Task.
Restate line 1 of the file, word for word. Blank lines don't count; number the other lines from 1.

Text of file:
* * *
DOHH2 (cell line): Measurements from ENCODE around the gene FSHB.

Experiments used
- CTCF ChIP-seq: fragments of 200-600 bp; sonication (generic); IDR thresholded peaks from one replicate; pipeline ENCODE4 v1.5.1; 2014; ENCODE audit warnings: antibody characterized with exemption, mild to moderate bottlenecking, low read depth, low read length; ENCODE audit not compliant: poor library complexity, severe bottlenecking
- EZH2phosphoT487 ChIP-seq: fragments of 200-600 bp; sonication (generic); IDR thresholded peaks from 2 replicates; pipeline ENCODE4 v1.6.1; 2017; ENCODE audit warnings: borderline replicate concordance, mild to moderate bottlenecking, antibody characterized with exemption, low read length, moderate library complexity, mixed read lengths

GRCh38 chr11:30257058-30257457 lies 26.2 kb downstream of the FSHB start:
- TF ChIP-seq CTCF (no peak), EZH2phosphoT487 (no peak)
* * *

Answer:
DOHH2 (cell line): Measurements from ENCODE around the gene FSHB.